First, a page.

Suzanna Andler,  a Duras theatre piece from 1968, has now been adapted to film featuring Charlotte Gainsbourg and three other players. The result isn’t as severe as the play reads, since director Benoît Jacquot has filmed it in a gorgeous villa overlooking the Mediterranean. It remains, however, in the tradition of kammerspiel . The bulk of the action takes place in a salon and the terrace outside, with one sequence, also in the play, set on a rocky beach.
The situation is sheer bourgeois melodrama. Suzanna is in a loveless marriage with the philandering Jean. She has apparently stayed with him for the sake of their children and the wealthy life they lead. Now Michel, a young journalist, has tempted her into a love affair, and she has for the first time cheated on Jean–who seems okay with it. Today’s crisis, if this counts as one, is her need to decide: Will she lease this villa for the summer with the kids? Or will she accept Michel’s invitation to go to Cannes? In the course of about four hours, she may make up her mind.
If some of my synopsis seems hazy, it’s partly because the exposition comes out in bits as Suzanna and others chat about her past, and partly because what she says may not be wholly truthful. She sometimes admits to lying. And what was her relation to the never-seen Bernard Fontaine, who has just been killed in a car crash? The blurry backstory is one strategy Duras uses to tamp down the melodrama, which usually gives its plots clear-cut contours and definite revelations.
In filming the play, Jacquot has taken an approach that approximates the rigor of Duras’s aesthetic. He has shot the blocks of action using slightly different techniques. Not for him obvious alternatives like color/ black-and-white or a range of tonalities. The differences are made harder to spot because Jacquot has not given us separate chapters corresponding to the act divisions; the scenes blend, punctuated only by long shots. So there are stylistic spoilers coming up.
At the start, Suzanna is shown the house by the real estate agent de Rivière. This segment is filmed in distant shots that emphasize the landscape and straight-on views of the sitting room opening out onto the terrace and the sea. The agent is seen from behind or at a distance, while the few close views we get concentrate on Susanna.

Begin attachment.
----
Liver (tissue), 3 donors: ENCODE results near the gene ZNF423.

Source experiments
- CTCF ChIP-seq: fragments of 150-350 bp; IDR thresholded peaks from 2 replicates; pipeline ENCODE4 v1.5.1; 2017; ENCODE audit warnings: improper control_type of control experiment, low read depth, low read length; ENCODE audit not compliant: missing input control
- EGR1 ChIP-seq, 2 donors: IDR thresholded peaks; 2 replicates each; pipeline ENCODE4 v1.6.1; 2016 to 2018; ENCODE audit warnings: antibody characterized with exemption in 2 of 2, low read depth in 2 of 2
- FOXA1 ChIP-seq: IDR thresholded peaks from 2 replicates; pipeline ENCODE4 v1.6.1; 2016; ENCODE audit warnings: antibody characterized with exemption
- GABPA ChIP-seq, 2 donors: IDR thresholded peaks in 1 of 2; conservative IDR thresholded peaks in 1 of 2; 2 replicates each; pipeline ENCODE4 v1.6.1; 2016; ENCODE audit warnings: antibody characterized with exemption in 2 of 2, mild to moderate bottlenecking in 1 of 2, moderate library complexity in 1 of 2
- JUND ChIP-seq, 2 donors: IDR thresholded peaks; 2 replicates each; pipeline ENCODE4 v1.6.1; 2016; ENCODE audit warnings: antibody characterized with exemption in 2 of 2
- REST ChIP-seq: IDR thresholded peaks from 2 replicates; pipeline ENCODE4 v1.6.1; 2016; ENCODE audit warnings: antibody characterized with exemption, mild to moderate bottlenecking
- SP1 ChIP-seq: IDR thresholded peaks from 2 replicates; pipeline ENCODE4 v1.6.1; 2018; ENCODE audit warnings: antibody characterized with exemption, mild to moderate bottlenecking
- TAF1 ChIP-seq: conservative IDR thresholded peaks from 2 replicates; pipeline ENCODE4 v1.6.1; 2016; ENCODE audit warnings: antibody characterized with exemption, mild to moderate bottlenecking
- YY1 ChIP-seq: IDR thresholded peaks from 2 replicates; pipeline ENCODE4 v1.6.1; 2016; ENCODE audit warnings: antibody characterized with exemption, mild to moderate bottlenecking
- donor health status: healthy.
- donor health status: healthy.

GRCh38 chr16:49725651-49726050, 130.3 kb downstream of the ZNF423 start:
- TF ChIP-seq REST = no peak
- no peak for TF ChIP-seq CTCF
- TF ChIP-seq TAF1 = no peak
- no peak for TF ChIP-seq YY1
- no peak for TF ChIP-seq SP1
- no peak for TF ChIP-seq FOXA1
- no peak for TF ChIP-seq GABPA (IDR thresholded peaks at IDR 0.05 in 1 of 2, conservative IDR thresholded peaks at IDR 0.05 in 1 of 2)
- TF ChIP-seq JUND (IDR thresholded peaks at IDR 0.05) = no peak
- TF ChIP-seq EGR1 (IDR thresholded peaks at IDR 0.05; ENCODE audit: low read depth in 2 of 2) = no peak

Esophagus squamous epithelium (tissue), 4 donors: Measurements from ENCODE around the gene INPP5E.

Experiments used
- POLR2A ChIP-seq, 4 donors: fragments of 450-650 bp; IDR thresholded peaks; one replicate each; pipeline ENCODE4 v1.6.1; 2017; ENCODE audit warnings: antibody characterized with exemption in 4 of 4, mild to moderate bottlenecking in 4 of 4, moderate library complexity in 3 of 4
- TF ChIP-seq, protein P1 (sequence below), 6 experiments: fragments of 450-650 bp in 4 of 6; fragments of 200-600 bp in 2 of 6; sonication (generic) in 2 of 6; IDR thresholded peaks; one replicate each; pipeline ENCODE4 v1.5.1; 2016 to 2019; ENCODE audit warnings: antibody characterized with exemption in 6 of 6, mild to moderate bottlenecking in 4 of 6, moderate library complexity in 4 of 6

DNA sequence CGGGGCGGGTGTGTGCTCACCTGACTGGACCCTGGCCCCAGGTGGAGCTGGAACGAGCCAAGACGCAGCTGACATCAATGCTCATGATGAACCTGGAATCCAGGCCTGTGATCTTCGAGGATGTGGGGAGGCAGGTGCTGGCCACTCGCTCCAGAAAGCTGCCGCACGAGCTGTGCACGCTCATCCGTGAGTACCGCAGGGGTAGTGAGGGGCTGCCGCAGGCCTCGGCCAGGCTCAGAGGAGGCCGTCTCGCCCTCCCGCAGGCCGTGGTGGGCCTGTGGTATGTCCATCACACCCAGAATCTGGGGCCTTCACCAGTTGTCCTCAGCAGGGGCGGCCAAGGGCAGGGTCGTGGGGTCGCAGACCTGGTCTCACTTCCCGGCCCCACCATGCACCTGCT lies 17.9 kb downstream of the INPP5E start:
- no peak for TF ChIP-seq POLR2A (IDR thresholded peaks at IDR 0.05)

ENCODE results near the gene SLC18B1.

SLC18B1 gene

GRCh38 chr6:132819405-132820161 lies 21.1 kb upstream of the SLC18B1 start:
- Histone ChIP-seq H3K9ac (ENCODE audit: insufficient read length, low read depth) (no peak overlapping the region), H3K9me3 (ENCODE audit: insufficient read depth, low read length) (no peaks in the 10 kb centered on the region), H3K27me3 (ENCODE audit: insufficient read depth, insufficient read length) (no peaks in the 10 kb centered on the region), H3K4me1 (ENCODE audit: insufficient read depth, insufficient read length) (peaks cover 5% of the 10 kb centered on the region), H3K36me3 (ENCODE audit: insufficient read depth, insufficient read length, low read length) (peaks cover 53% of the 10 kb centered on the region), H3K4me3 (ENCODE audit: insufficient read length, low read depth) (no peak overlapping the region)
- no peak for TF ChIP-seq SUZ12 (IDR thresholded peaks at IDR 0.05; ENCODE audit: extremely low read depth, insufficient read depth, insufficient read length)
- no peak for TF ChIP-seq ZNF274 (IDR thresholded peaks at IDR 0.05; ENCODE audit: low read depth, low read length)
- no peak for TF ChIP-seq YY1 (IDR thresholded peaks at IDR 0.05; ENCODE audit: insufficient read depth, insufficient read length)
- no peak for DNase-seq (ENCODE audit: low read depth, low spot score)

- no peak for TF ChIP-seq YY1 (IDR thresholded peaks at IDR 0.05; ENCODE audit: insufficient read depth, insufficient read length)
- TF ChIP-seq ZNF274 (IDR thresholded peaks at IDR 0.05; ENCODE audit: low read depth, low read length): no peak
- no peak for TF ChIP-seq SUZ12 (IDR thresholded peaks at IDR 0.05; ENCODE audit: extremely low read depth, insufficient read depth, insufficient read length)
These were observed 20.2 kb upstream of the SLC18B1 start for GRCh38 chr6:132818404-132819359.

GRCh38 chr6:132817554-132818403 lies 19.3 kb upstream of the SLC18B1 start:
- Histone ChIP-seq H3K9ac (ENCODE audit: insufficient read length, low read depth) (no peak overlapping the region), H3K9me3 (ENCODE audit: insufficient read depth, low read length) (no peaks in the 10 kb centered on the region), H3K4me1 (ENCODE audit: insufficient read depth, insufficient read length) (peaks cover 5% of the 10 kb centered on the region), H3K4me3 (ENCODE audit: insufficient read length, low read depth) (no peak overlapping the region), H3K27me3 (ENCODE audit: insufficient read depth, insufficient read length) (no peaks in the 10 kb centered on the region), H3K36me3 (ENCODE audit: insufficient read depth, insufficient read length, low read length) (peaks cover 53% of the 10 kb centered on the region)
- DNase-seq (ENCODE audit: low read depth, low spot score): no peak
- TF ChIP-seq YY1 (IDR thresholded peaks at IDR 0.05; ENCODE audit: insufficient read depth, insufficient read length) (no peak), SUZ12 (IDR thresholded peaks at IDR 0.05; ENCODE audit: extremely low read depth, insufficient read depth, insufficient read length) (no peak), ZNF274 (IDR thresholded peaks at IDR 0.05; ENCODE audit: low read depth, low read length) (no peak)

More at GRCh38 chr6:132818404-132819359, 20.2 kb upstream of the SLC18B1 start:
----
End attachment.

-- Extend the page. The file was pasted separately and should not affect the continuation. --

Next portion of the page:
Staying behind alone, she falls asleep and awakes when Michel enters. This is a second phase of the play’s first act, and now Jacquot’s camera setups take a more oblique view of the room. The full-length windows dominate again, but now at an angle that recalls the magic mirror of India Song (on which Jacquot was an assistant).
The couple is often seen at a distance, but now closer views of Suzanna emphasize the mirror motif.
At a high point, the camera celebrates a momentary reconciliation with a track in to their embrace (the first such florid move in the film, I think).
In the sequence corresponding to the second act, Suzanna meets her friend (and Jean’s ex-lover) Monique. On the beach they talk of their pasts. Now the conversation is rendered in many rapid, tight shots of the two women. The orthodox shot/ reverse shot setups are sometimes given a strange emphasis when instead of A/B alternation we get two (but only two) variants of a view of each one as she speaks (A1/A2, then B1/B2). So a cut like this::
. . . is followed by ones like these:
Back at the villa, Suzanna answers a phone call from Jean, and they discuss their plans, with the uncertainty typical of all the film’s conversations. This scene is handled in circular tracking shots around Suzanna, from a moderately close distance.
As the conversation ends, Michel returns. After he reveals some key information about his relation to Jean, he stretches out on the sofa. In a long take running several minutes, the camera swings around them in a half-circle, clockwise and counterclockwise, often adjusting to her shifts in position.